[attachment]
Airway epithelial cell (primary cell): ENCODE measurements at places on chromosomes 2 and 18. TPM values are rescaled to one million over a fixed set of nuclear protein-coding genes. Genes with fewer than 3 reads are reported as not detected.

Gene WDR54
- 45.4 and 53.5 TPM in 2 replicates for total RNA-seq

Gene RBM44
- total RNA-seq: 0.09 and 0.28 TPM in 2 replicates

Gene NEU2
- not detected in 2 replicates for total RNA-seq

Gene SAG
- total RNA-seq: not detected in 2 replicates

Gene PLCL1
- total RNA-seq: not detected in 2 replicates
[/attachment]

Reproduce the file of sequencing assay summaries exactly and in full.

Airway epithelial cell (primary cell): ENCODE measurements at places on chromosomes 2 and 18. TPM values are rescaled to one million over a fixed set of nuclear protein-coding genes. Genes with fewer than 3 reads are reported as not detected.

Gene WDR54
- 45.4 and 53.5 TPM in 2 replicates for total RNA-seq

Gene RBM44
- total RNA-seq: 0.09 and 0.28 TPM in 2 replicates

Gene NEU2
- not detected in 2 replicates for total RNA-seq

Gene SAG
- total RNA-seq: not detected in 2 replicates

Gene PLCL1
- total RNA-seq: not detected in 2 replicates